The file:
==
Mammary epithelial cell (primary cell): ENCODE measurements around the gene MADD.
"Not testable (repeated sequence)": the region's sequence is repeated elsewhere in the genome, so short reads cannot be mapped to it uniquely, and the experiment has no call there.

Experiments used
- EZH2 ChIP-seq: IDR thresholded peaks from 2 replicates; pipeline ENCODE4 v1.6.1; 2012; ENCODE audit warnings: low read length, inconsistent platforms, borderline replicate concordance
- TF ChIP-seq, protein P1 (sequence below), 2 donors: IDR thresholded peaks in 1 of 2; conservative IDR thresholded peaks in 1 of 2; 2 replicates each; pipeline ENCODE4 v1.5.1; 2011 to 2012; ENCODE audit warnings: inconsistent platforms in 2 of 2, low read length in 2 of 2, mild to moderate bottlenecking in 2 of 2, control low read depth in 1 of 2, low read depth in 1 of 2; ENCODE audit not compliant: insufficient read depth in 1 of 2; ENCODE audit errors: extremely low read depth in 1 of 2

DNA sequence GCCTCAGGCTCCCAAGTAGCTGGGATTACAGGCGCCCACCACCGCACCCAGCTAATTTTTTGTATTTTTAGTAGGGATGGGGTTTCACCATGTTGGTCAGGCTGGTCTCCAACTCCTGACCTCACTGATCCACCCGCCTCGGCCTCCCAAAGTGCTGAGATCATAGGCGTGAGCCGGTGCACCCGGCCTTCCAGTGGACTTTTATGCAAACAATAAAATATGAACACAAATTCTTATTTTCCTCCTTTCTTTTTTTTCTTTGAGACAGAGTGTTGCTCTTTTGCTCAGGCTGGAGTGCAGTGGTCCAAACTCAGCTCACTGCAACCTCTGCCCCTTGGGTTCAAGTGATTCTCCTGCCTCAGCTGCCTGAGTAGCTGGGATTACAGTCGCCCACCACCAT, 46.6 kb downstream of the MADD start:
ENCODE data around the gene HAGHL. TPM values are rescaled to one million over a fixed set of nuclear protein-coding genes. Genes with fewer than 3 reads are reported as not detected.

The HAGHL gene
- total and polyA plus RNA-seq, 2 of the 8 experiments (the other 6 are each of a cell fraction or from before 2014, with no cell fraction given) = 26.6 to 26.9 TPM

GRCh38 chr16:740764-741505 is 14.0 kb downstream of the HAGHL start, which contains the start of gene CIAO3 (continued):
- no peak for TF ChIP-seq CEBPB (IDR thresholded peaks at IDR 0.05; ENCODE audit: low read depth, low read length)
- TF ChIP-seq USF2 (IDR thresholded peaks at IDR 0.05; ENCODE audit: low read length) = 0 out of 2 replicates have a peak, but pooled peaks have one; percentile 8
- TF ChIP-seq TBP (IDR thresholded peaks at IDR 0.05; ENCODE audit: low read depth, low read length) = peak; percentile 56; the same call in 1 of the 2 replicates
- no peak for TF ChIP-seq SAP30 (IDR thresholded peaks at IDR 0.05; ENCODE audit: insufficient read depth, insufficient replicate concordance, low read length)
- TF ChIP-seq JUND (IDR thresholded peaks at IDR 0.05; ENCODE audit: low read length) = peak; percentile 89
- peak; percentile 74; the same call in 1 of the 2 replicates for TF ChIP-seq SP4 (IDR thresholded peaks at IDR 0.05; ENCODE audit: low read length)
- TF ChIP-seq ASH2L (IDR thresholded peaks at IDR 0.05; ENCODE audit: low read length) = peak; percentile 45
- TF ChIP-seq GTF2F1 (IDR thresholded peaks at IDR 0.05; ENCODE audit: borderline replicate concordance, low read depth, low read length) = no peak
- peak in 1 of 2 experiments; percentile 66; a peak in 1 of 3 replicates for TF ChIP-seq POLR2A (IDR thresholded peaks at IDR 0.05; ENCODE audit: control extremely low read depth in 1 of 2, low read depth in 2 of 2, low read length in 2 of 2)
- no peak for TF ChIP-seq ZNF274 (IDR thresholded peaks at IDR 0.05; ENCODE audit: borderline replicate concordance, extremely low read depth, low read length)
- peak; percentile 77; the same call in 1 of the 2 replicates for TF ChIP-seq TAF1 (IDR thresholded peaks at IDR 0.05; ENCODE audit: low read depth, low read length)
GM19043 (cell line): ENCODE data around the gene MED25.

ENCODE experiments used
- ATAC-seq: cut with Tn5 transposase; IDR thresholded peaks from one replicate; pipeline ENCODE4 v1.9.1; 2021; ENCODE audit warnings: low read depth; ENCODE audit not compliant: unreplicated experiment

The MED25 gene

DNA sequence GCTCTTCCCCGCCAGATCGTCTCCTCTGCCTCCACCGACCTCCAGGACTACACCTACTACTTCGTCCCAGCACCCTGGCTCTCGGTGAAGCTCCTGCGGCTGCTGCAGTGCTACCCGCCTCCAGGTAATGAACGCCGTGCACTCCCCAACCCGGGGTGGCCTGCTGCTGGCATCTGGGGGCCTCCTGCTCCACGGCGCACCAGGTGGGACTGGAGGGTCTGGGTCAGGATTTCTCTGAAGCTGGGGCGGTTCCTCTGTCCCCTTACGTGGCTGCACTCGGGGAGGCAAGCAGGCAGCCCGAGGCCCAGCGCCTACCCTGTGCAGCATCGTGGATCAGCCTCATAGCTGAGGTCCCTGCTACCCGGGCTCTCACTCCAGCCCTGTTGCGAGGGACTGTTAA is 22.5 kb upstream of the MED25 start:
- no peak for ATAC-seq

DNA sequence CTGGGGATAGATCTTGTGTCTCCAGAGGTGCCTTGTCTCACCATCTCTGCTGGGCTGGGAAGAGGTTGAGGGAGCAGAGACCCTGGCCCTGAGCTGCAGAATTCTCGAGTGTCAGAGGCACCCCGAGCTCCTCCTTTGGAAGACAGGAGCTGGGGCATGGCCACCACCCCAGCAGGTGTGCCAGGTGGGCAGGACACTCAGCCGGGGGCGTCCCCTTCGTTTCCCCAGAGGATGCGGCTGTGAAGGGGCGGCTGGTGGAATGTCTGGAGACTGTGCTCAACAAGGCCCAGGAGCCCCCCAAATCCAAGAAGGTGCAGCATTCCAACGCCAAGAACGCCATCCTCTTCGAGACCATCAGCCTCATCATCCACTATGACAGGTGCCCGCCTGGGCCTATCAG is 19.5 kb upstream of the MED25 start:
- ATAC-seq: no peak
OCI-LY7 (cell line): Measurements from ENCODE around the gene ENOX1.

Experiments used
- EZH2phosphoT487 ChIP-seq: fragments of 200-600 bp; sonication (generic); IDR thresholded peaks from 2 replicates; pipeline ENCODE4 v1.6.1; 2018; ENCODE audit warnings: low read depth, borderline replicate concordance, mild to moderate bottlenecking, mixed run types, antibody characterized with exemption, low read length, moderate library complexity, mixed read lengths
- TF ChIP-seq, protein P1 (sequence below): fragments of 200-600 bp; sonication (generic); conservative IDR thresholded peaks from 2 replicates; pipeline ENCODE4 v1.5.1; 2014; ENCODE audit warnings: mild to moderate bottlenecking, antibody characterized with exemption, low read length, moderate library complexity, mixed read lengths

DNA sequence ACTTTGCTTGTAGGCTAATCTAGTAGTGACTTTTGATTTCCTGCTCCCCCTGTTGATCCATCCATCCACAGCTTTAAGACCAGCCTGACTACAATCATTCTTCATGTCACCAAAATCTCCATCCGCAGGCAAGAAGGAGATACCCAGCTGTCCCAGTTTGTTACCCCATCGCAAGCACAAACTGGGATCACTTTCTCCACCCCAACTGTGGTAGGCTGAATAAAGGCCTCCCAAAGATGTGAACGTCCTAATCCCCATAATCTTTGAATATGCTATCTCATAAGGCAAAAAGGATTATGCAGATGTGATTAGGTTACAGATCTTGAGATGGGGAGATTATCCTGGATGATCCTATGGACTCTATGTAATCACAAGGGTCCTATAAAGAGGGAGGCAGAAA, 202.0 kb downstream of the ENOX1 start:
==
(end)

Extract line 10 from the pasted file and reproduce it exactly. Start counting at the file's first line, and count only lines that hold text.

GRCh38 chr16:740764-741505 is 14.0 kb downstream of the HAGHL start, which contains the start of gene CIAO3 (continued):